And then, it was time for my session. I was ready.  I was going to conquer the education world.

My partner went up on stage.  She started her presentation.  I made sure to sit front and center.  I was going to be polite and be supportive and be ready.

She started talking.  And then she continued to talk.  And talk.  And talk.  And her time to end arrived.

And she kept on talking.  And talking and talking.  I tried to get her attention.  She must not have seen me because I must not have been sitting front and center enough to grab her attention.  And she kept on talking and talking and talking.

One of my research friends was sitting in front of me and turned to tell me that I was going to have to do something.  I was going to have to get the other woman to stop talking because my time was almost gone.  I agreed. I sort of feebly tried again.

Nothing except more talking.  And talking.

I got seven minutes.  Seven minutes to do a presentation that could have easily lasted an hour but had been squeezed into twenty five minutes.

Seven.

And there were no superintendents. No big-wigs.  Just a couple of my research partners and the keynote speaker who played on his computer the entire time.  And one or two other teachers.  No one cared.  No one listened.

I was devastated.

Absolutely heartbroken.

Because over the course of the year, I had been interviewing students and compiling research on student apathy, specifically senioritis.  I had been learning about why students hate school, even when they value their education.  I had learned about the different practices and teaching techniques which were failing my students and making them hate school even more.  I started trying new techniques and opened up my classroom to my students to give me honest opinions and constructive criticism.  And they did.  They guided me and taught me about their lives and what they wanted and why they wanted to learn but felt like school was failing them.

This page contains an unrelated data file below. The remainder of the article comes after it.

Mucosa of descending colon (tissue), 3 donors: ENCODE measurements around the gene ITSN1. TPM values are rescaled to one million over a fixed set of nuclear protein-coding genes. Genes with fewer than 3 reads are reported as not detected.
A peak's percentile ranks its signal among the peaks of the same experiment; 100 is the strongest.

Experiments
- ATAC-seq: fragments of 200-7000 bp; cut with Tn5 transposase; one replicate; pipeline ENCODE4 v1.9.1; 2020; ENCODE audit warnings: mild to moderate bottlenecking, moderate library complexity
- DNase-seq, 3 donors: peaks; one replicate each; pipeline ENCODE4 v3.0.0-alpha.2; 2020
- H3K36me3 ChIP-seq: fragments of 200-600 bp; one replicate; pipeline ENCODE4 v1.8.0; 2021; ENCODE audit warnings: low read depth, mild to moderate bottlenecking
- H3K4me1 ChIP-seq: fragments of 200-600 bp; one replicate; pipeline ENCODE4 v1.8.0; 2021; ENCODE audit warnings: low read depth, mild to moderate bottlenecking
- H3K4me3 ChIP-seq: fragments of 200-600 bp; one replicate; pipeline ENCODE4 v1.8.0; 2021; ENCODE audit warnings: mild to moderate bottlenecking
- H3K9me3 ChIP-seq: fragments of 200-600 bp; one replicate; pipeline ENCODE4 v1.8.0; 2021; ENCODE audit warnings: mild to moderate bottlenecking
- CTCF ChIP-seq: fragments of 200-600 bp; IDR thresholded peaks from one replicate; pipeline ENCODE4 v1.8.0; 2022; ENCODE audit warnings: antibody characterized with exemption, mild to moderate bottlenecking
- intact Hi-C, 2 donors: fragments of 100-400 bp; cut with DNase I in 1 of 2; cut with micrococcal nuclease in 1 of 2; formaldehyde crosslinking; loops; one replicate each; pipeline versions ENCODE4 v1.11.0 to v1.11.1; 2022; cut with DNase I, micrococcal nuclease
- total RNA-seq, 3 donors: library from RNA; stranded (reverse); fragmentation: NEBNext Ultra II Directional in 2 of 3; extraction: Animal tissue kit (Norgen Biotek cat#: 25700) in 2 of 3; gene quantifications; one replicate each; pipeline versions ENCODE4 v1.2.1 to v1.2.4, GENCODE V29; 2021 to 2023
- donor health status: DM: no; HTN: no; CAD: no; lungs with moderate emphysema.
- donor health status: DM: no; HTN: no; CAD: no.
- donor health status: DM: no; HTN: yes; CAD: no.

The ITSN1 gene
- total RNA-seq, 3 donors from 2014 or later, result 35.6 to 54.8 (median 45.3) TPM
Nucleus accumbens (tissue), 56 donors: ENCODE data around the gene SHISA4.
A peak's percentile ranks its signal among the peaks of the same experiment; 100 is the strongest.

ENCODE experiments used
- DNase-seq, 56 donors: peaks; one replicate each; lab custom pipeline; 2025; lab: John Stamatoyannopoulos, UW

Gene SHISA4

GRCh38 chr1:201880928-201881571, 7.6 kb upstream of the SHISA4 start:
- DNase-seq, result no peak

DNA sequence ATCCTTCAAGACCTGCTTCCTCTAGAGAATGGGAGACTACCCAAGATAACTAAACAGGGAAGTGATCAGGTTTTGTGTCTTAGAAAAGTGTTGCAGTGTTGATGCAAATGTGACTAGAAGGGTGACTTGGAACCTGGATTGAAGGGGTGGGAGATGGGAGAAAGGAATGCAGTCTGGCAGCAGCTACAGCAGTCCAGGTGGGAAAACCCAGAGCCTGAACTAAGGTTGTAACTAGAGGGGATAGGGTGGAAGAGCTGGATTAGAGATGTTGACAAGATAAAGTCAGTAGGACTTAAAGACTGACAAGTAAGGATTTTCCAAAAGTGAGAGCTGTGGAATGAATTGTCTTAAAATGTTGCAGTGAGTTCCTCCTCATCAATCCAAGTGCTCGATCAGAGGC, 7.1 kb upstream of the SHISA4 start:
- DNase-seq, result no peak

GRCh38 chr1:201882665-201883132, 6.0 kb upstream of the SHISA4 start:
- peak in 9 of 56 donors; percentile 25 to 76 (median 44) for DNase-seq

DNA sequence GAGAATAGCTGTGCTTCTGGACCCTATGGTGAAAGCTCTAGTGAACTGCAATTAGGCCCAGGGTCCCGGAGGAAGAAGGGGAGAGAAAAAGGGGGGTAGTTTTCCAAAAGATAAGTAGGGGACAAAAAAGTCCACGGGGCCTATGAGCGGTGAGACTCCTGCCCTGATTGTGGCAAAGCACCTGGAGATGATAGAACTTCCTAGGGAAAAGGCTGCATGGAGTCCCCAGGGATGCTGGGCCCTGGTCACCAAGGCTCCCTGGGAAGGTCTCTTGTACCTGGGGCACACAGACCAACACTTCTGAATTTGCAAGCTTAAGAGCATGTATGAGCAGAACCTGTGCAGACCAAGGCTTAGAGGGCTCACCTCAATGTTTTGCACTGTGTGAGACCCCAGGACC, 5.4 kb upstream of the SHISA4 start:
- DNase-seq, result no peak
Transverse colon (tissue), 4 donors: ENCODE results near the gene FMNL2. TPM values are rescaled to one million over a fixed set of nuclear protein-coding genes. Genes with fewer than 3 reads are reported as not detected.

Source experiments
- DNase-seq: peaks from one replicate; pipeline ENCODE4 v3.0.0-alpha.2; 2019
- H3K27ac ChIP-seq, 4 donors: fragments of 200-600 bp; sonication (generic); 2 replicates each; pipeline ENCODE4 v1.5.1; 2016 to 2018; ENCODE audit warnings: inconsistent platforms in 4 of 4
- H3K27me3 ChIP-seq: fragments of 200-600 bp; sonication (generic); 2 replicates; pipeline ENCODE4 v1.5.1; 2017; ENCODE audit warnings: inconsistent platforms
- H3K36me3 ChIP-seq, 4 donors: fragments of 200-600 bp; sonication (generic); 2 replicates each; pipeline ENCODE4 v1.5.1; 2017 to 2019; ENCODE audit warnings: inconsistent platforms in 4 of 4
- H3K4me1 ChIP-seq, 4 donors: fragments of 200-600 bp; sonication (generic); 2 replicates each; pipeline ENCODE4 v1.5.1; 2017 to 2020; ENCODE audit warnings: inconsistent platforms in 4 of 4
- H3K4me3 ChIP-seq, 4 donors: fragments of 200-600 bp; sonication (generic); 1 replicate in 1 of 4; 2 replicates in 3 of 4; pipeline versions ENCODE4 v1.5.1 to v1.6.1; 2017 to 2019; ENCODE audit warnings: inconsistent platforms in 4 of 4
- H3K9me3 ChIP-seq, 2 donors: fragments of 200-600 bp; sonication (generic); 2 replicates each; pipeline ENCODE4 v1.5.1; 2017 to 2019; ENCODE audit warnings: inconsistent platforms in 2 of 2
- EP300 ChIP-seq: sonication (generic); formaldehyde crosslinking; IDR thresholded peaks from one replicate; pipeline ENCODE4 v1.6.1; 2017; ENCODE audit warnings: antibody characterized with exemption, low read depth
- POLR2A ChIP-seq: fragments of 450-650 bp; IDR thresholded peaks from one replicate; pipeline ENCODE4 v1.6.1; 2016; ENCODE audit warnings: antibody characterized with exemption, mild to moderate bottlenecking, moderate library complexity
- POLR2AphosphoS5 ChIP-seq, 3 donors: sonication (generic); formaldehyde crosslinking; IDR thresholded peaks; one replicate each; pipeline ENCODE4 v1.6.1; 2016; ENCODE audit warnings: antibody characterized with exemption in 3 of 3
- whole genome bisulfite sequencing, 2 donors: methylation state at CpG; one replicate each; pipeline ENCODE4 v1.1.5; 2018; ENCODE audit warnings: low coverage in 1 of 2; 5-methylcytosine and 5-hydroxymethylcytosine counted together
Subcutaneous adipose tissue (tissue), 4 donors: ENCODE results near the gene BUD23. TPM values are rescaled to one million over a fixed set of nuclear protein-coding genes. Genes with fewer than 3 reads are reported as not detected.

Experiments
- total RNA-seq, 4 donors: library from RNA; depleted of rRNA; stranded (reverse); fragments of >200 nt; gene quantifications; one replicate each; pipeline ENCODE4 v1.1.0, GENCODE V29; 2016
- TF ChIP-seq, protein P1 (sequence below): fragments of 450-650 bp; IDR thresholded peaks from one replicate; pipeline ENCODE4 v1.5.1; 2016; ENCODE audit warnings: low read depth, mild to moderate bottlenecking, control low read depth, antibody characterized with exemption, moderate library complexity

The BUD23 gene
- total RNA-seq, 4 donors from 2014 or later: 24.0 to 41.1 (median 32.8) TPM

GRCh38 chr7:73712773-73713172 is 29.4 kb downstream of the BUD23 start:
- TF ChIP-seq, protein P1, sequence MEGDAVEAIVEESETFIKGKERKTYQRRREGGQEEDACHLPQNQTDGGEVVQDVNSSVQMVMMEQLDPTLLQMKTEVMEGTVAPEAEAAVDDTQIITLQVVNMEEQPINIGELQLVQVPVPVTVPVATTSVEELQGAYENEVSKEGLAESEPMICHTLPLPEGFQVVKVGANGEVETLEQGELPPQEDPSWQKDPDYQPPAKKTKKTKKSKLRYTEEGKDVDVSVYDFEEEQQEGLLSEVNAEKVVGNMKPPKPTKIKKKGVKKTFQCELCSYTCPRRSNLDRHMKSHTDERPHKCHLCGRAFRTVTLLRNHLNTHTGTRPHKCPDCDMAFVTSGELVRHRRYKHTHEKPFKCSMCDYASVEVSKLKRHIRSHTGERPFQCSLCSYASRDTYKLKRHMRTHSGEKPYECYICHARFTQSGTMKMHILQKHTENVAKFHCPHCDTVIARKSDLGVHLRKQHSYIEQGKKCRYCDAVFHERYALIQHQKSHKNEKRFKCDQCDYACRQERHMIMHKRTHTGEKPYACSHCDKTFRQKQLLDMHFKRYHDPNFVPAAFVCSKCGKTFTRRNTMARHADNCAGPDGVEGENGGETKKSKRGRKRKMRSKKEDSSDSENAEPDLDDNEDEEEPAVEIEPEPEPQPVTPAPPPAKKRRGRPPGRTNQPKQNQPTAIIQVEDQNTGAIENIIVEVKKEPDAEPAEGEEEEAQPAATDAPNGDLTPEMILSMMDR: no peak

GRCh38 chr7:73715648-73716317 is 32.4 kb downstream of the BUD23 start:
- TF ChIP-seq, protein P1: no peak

I wanted my students’ voices to be heard.  And I thought this conference was going to do it.  And between no one being there and seven minutes, I felt like a failure.

I tucked my tail between my legs, hunched my back, and walked away.  No, I didn’t confront Little-Lady-Talk-A-Lot.  I don’t think it even registered to her that she had completely taken away my time.

So, last May, I submitted a proposal to present at another conference.  This time, I was going to do this on my own.  This time, I was going to do everything I could to try and get my students’ voices out there.

The proposal was accepted.  I was scheduled to present. On the first day (good).  At the end of the day (suck) because a lot of people were likely going to leave early and skip out on my presentation.  Which meant that my students’ voices were still going to be ignored.

I collected new research from my gifted-and-talented students.  I added on to my presentation.  I packed my bag, photocopied my notes, created a Powerpoint.  I was ready.

I got dressed.  And got toothpaste on my nice dress shirt.  Not a good omen.  I went to school, taught a half day, and then went to the conference.

It was so tiny.  It seemed like no one was there and the sinking feeling of discouragement just eked through my bones.  I hadn’t done the make-up this time.  I hadn’t done the pretty dress up clothes (I still looked nice..).  I wore my Dansko ugly shoes.

The first session I attended had five people.  The next session had three.  Yup.  More sickened sense of “why do I even bother?” My session arrived. I unpacked my bag. Set up my computer.  I was ready for no one.

And then, kind of like magic, people started arriving.  The Powerpoint never worked…the projector didn’t work.  Which was perfect.  It meant that I wasn’t tied to any one location.  I could walk around and be myself.

I read a student’s poetry about her frustration with school.  I quoted students.  I used their stories to teach people about the debilitating effects of student apathy.  I quoted a colleague.  I had the attendees do a discussion technique that I stole from an education organization.

I did it.  I gave my students a voice and people heard.  Several people stopped me and thanked me for presenting, told me I had done a good job.

Driving home, I called my husband, ecstatic.  I had done what I had set out to do.  I had given a voice to those whom we love but don’t always hear.  I had talked about research that I had taken nearly a year to complete and had been utterly changed by.  I had not been defeated by a woman who didn’t know when to stop talking.

But I did.  I finished with a minute to spare.